Ian Roussel is cooler than you think. Ministry’s “Jesus Built My Hot Rod” appropriately blasts away in the background while Roussel crafts one-of-a-kind cars at his home in the Mojave Desert. “It fits since I’m kind of like a punk rock guy,” Roussel said.
Roussel, 50, who makes car lovers’ dreams come true on “Full Custom Garage” on MavTV Motorsports Network, is not like the average talking heads who populate television. The laidback craftsman, who creates mind-blowing cars, isn’t flashy or trying to be funny. Roussel, who will appear Friday and Saturday at the fifth annual Spokane Speed and Custom Show at the Spokane County Fair and Expo Center, comes across as a regular dude who has a gift for creating unique cars.
“I love what I do,” Roussel said. “The funny thing is that I’m not particularly into cars, but it’s my addiction making them and creating all of these shapes. My whole thing is about the sculpture of a car. But people are surprised that I don’t keep any of the cars I make. It’s enough for me to make them and send them on their way.”
Some of Roussel’s creations have been bought and sent to Japan, Germany and the Netherlands. “The cars just get boxed up in Long Beach and sent to wherever in the world,” Roussel said. “People from around the world see ‘Full Custom Garage’ and want particular types of cars.” Roussel will appear from 4-7 p.m. Friday and 11 a.m.-7 p.m. Saturday at the show.
Roussel, who tools around the desert in an unspectacular dune buggy, wasn’t looking for a TV show. “It just happened,” he said. “Someone asked me to make a DVD in 2003, and one thing led to another, and now ‘Full Custom Garage’ is in its eighth season. It’s pretty crazy since no one ever envisioned this. I’m surprised as anyone about the success of the show. We’re not entertainers. We’re car people making the coolest cars that we can possibly make.”
Roussel will be surrounded by an array of classic and contemporary cars at the Spokane Speed and Custom Show. “I’m excited about going to Spokane,” he said. “I’ve never been to Spokane. We’ll have some merchandise for sale. I’ll be signing autographs. The attendance will probably skyrocket since everybody has been stuck in their house for over a year.” The Spokane Speed and Custom Show is one of the biggest events since the pandemic altered life as we know it.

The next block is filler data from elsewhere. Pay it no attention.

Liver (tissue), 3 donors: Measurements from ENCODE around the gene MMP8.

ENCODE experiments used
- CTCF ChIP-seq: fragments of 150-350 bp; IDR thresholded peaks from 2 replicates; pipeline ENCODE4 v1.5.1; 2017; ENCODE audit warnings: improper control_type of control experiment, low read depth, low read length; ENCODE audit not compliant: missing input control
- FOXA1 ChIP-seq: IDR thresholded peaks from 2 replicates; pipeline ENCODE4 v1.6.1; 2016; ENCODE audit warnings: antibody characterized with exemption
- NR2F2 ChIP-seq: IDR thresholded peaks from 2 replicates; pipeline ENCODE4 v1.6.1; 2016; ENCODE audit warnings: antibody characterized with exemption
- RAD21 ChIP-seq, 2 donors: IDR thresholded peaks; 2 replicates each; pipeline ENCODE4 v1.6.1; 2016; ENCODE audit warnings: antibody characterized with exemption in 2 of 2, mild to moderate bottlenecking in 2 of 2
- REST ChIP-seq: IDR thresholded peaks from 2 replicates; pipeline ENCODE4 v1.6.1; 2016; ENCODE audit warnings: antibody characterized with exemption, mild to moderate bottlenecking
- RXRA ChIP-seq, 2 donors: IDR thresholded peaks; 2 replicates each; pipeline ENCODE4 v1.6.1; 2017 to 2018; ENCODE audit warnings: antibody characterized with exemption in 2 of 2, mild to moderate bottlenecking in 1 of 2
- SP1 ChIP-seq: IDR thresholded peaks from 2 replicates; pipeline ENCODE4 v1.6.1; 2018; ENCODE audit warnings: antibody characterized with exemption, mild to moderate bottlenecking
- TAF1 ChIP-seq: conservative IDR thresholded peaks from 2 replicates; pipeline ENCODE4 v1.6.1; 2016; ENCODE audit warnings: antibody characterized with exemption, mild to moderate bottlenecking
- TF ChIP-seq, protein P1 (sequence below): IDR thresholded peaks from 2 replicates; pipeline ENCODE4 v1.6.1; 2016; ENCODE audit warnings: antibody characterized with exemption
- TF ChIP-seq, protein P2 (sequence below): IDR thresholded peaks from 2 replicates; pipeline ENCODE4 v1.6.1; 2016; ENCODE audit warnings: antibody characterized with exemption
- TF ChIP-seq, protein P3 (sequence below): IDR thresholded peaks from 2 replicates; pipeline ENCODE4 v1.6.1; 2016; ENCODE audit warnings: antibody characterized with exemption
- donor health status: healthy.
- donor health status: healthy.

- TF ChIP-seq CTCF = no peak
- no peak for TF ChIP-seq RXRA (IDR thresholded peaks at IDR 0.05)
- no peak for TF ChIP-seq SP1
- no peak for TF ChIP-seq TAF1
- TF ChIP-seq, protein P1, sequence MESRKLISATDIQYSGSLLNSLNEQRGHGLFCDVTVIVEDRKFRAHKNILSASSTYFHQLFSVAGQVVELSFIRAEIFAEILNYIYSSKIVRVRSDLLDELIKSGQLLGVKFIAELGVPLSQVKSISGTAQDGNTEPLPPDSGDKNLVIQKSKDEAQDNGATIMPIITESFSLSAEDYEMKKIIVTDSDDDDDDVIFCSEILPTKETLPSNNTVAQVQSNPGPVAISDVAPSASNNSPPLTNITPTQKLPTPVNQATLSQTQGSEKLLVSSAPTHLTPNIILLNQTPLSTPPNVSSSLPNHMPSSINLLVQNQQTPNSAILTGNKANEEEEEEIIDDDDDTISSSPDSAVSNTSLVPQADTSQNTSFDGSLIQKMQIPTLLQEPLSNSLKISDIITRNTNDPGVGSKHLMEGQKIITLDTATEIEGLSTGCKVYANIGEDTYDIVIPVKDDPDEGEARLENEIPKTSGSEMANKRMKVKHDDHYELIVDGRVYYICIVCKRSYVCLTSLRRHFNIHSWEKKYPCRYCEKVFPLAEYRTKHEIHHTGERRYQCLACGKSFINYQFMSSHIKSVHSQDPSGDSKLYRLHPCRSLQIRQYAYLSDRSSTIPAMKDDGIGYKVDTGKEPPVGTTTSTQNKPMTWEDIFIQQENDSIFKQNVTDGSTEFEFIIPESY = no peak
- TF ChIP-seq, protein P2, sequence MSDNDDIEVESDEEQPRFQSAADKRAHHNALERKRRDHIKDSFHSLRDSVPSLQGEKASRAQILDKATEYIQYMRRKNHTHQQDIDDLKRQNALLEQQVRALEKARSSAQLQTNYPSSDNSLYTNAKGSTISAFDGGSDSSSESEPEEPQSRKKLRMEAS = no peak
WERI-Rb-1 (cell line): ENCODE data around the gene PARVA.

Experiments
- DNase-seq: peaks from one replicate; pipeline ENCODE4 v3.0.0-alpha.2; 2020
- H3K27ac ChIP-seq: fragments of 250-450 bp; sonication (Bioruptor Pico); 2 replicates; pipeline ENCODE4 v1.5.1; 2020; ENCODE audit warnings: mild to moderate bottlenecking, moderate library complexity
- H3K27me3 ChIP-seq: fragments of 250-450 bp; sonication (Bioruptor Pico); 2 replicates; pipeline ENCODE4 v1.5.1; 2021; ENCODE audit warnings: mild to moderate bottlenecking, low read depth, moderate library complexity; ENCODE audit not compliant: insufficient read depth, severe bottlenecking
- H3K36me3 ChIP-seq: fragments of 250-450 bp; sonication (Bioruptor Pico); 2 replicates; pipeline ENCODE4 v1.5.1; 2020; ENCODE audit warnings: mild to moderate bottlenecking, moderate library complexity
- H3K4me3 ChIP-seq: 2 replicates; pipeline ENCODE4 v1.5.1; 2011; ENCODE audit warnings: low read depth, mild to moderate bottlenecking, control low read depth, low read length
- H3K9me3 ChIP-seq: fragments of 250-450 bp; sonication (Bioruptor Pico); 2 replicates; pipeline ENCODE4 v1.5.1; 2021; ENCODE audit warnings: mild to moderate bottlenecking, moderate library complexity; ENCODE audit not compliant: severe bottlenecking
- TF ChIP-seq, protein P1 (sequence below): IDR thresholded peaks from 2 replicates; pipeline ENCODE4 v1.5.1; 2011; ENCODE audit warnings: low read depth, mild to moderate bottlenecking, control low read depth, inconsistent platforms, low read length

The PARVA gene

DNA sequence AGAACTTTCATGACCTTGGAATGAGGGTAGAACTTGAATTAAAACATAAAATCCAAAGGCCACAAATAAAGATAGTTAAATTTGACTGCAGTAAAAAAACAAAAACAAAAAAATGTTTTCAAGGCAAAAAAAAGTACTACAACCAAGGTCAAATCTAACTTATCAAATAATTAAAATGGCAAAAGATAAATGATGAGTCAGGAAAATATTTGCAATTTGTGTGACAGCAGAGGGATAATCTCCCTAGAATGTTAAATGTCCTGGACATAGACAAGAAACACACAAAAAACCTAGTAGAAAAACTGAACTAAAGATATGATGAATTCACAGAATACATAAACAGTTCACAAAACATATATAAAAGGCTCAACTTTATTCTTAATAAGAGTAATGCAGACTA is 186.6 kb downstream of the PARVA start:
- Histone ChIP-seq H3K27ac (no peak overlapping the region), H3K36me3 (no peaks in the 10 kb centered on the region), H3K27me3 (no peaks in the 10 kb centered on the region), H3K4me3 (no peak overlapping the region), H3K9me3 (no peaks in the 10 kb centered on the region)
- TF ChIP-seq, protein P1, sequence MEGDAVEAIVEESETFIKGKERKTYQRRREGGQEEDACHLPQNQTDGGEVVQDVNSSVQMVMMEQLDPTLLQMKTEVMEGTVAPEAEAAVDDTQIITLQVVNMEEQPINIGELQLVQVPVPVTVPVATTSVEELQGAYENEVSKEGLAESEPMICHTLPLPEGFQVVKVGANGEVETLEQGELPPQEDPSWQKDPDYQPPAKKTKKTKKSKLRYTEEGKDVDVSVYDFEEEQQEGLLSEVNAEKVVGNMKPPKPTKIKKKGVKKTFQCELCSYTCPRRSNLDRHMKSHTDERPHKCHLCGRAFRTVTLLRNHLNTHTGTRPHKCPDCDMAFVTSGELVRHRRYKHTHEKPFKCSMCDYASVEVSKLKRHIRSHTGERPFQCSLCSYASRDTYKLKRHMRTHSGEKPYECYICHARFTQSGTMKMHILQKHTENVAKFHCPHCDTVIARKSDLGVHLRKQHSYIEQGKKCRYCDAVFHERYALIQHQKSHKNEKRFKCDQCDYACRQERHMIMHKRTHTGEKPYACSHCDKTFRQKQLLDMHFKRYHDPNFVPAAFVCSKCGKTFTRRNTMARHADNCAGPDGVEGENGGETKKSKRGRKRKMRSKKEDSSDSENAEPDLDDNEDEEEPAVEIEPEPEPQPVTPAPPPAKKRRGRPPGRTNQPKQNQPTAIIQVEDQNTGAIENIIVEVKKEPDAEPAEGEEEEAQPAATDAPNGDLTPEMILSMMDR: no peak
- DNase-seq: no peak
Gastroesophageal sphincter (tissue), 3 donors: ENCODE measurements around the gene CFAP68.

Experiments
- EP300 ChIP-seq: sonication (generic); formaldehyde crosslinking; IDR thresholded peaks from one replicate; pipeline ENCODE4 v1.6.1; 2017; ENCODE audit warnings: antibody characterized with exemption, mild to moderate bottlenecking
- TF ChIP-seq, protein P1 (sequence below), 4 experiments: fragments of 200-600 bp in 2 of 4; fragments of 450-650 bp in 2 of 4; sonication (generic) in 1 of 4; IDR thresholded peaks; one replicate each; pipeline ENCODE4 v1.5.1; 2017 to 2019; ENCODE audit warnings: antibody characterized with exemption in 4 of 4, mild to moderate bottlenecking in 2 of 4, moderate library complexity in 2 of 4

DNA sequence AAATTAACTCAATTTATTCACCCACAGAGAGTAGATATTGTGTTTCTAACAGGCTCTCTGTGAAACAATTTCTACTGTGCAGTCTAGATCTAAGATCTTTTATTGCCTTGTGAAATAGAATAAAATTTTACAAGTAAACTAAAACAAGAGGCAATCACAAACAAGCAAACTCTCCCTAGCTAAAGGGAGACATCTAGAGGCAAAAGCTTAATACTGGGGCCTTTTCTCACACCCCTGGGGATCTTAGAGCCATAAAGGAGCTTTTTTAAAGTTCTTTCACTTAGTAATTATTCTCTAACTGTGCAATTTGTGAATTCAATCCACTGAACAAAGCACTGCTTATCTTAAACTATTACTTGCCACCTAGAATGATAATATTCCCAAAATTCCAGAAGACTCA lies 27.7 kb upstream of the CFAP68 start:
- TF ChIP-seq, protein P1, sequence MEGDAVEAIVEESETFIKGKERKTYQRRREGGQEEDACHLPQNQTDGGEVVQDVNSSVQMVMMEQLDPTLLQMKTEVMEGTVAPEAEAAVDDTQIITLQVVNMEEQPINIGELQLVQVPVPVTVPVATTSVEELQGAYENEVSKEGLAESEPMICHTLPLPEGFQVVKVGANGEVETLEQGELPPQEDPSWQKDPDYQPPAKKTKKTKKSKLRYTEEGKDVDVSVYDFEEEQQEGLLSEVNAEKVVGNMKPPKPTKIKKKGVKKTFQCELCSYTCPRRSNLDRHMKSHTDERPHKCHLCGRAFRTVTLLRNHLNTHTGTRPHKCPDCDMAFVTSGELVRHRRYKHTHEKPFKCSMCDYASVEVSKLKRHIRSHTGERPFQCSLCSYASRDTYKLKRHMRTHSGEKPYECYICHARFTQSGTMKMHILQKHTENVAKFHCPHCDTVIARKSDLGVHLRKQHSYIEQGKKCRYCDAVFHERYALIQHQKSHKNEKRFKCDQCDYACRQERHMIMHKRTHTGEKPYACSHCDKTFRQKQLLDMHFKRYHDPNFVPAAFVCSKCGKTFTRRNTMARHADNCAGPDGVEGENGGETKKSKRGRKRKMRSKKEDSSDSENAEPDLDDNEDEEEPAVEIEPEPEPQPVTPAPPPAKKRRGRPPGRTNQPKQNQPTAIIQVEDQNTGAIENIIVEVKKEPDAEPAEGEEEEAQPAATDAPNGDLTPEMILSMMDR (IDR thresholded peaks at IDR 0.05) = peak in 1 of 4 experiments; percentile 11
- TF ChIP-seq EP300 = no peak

Vehicles, 340 of them, will be in the building, and a few hundred more will be on the grounds. Get ready to experience a number of exotic automobiles. “I’ve got some big-time cars that will be coming up from California,” Spokane Speed and Custom Show producer Brian Anderson said. “I have a ’56 Nova called a Super Nova. I have a Leg Show T that was on the cover of Rod and Custom in 1970. There will be plenty of big-deal nostalgia cars.”
There will also be a number of relatively new cars such as the 2019 Yenko Corvette. “That car is a super-limited production car that you have to see,” Anderson said. “Only about 150 of them were made.” Anderson, who was born and raised and still resides in Spokane Valley, is a renowned car judge. “This is my life and has been ever since I was a kid,” he said. “My parents were all about these type of cars, and so are my children.”
The West Valley High School alumnus, class of 1989, drove a ’67 GT Fairlane during the 1980s. “We used to cruise Riverside looking for someone to race,” Anderson said. “We would then go to Pullman Colfax Highway. Every kid had a spot like that, where there wasn’t much traffic, to race. After the race, we would go to Dick’s Hamburgers and brag about who was faster and make fun of who lost.”
“Spokane has quite a history with cool cars, and I’m trying to keep that going with my shows. It’s going to be a lot of fun this weekend since this is the biggest event in Spokane since the shutdown. You’ll have so many amazing cars to see.”
The Dead Milkmen classic “Bitchin’ Camaro” is cranked up while Roussel gets ready for his initial visit to Spokane. “Like I said, I’m a punk rock guy who just loves making cars,” he said. “I like meeting people, and I’m sure I’m going to meet a lot of people over the weekend.”
Local journalism is essential.
Give directly to The Spokesman-Review's Northwest Passages community forums series -- which helps to offset the costs of several reporter and editor positions at the newspaper -- by using the easy options below. Gifts processed in this system are not tax deductible, but are predominately used to help meet the local financial requirements needed to receive national matching-grant funds.
Subscribe to the Spokane7 email newsletter
Get the day’s top entertainment headlines delivered to your inbox every morning.